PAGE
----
The barn was crowded to overflowing, and some, unfortunately, could not gain admission. Commanding officers, with majors and adjutants, knelt side by side with the last joined soldiers. Here, indeed, was that religious atmosphere which arises from sincere devotion in prayer and praise. This was specially to be noticed when we came to the beautiful words in the prayer for the Church Militant – ‘And we also bless Thy Holy Name for all Thy Servants departed this life in Thy faith and fear…’ And then they whispered ‘Amen.’ You know of whom we are thinking, the brave ones known to us so well, who were unflinching to the end at the call of duty. Words fail – indeed, they are unnecessary – but you will understand.

The Bishop of Oxford and the War.

Dealing with the subject of the Church and the War, Dr. Gore says:

We believe that we are fighting for liberty and justice and fidelity to obligations and the rights of smaller nations, and that Germany is using its matchless intellect and power of organization to trample on these sacred things. None the less, in expressing this our confident conviction we must be careful not to use language which sounds self-righteous. There is a history behind us, and our own history is very far from being immaculate. If we wish to say that we are fighting against Antichrist, we must always show that we recognize how very much that is antichristian there is in us – in our politics, in our industrial, social and religious life. Self-righteousness becomes us very ill. Something more like national penitence is what we want, and we are not, I fear, showing anything like national penitence on a wide scale.

Clergymen as War Workers.

Writing in his Parish Magazine, the Rector of Quinton explains that his assistant-curate and himself are each devoting three days and three nights every week to making shells. Their action has the warm approval of the Bishop of Birmingham, and any money they earn after the cost of overalls, etc., has been deducted, will be devoted to the Assistant-Clergy fund.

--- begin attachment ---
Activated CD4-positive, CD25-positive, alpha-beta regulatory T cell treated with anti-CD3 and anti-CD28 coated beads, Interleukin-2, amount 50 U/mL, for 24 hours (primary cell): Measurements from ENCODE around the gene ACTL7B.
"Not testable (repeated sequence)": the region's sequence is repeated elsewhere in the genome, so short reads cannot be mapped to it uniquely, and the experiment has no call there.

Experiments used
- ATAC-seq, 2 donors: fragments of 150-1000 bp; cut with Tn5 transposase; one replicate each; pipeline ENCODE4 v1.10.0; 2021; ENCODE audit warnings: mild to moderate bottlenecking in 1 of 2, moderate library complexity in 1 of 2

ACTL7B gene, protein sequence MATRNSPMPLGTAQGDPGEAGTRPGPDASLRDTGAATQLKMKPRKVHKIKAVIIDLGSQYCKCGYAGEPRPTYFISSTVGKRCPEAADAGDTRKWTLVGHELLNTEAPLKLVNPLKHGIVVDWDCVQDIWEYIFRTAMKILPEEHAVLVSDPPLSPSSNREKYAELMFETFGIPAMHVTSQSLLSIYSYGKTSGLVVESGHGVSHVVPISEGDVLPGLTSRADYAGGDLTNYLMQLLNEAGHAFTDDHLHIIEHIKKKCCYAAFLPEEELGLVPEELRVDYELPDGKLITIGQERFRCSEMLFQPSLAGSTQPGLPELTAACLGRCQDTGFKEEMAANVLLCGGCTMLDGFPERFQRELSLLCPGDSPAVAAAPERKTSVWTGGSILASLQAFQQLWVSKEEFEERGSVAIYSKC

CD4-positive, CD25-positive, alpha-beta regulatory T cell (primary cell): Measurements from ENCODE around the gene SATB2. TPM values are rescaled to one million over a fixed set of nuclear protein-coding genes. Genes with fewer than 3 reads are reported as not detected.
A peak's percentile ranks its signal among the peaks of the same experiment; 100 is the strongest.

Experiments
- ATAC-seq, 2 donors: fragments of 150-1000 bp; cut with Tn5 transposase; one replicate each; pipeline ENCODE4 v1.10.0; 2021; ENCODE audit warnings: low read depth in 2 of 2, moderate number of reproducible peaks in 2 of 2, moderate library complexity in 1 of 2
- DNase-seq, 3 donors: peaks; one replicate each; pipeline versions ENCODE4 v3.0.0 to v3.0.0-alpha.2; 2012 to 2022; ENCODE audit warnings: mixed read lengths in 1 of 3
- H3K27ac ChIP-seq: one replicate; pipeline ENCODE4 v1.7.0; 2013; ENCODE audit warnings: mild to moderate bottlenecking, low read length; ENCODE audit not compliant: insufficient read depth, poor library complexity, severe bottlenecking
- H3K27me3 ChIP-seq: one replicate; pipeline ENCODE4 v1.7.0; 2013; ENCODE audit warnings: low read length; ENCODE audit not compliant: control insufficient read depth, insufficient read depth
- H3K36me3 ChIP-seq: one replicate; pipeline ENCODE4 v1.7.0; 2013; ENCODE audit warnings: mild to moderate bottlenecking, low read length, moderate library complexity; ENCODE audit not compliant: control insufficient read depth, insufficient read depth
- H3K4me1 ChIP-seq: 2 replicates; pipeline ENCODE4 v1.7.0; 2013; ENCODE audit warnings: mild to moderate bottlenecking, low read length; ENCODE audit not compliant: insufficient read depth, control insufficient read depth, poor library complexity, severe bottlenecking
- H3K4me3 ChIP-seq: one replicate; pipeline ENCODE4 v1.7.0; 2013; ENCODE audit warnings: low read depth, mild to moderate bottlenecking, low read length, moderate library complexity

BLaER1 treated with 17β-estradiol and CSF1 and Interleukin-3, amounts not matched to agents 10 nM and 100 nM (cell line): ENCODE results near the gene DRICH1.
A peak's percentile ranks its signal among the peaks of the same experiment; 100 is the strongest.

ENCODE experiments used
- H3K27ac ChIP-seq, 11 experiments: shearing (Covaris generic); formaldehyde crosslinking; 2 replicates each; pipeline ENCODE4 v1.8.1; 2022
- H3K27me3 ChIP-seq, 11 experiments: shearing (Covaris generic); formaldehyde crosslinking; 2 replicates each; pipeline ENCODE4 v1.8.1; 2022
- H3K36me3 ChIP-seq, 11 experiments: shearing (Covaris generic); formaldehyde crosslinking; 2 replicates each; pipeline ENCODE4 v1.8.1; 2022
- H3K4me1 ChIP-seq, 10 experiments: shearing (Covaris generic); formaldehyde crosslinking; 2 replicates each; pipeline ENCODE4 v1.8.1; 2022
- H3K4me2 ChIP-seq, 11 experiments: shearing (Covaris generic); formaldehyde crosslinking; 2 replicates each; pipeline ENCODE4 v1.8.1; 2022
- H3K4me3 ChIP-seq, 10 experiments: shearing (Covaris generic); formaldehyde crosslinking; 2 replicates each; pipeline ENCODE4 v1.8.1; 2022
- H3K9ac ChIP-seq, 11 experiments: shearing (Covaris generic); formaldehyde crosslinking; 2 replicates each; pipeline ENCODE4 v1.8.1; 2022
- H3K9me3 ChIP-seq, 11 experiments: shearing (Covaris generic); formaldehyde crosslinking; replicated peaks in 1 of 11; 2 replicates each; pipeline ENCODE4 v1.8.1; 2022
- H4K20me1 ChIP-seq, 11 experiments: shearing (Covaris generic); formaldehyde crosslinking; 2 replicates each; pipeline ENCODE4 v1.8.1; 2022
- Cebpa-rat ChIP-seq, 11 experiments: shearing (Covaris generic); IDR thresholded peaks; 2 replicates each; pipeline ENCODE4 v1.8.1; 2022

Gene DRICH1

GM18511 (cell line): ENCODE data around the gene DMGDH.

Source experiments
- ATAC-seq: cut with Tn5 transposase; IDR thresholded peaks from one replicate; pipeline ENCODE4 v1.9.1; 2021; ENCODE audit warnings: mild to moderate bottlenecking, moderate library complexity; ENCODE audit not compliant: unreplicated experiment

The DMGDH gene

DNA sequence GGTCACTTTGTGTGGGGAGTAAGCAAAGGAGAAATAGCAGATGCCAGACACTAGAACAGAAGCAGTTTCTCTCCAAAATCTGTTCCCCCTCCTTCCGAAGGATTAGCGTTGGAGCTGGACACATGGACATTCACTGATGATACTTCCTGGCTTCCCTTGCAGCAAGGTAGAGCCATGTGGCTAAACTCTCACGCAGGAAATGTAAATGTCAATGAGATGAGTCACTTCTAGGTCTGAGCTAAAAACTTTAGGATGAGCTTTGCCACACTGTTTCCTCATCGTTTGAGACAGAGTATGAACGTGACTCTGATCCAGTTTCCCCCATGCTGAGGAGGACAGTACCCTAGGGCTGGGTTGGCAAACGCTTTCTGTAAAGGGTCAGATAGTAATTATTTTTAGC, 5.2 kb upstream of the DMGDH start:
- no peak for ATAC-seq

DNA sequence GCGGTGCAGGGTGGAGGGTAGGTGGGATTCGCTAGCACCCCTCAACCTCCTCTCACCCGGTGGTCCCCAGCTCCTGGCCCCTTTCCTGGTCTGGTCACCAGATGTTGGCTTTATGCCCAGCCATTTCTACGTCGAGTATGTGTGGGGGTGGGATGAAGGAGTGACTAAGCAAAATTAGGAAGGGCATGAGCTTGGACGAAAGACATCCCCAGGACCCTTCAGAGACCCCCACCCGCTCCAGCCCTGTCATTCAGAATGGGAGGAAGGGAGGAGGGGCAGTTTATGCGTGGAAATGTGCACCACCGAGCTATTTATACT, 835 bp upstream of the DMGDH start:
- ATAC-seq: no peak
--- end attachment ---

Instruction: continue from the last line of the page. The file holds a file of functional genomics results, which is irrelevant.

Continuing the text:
The Bishop of Khartoum for the Front.

The War Office has issued an announcement that in view of the large number of Church of England chaplains now serving with the troops under Sir John French’s command, and of the increases which are in course of being made to the British Forces in France, the Bishop of Khartoum has been appointed to represent the Chaplain-General at the Front, and to be his deputy there for all purposes connected with the Church of England chaplains and Church of England troops.

The Rt. Rev. Llewellyn Henry Gwynne, who has been chosen for this responsible post, was at Khartoum in 1901 and acted as chaplain to the troops when the British forces recovered the Soudan [sic], and was subsequently appointed Archdeacon and then Bishop in that region with the formal title “Suffragan-Bishop in Khartoum.” He has visited the Front in France and Flanders during the present war and has therefore some experience of the conditions in which his future work, for a very restricted period let us hope, will lie.

Maidenhead St Luke parish magazine, September 1915 (D/P181/28A/24)

We are nothing better than worms – but mustn’t grumble!

Sunday 4 April 1915 was Easter Day. The parishioners of Reading St John (now the Polish Catholic Church) had sent Easter greetings to their young men at the Front. It resulted in a number of letters from the recipients describing their experiences.

Letters from the Front: replies to our Easter letters and cards.

Cards similar to those recently seen on the Church notice boards were sent with covering letters for Easter to some fifty men at the front at the request of their relatives. The following are extracts from some of the replies received by the Vicar:-

A Terrible War.
Here is a much-needed reminder of the seriousness of our task:
‘Two of my men I laid to rest yesterday, just put their heads too far over the parapet; of course killed instantly. It is a terrible business and we are nothing better than worms, dug in and stop there, but hope that happier times are in store and very soon. We all hope and pray for it every day. I don’t think the people at home quite realise what a gigantic task we have; but we mustn’t grumble, but do it.’- GILES AYRES.

Valued Cards.
‘I wish to thank you very much for the good thoughts and wishes of yourself and everyone who remembered us on Easter Day. Thank you very much for the card. I am sending it home to-day so that I shall not lose it.’- A. L. BLAKE.

‘The card you sent me I have hung on to the wall and it shall go where I go. I shall always remember Good Friday, the day I received it.’- D. CAMPBELL.

Neuve Chapelle.
Speaking of the welcome letter just received, the writer adds: ‘Just lately we have been engaged in a big battle at Neuve Chapelle, and it was something awful and also a terrible loss on the German side.’- L.H. CROOK. (more…)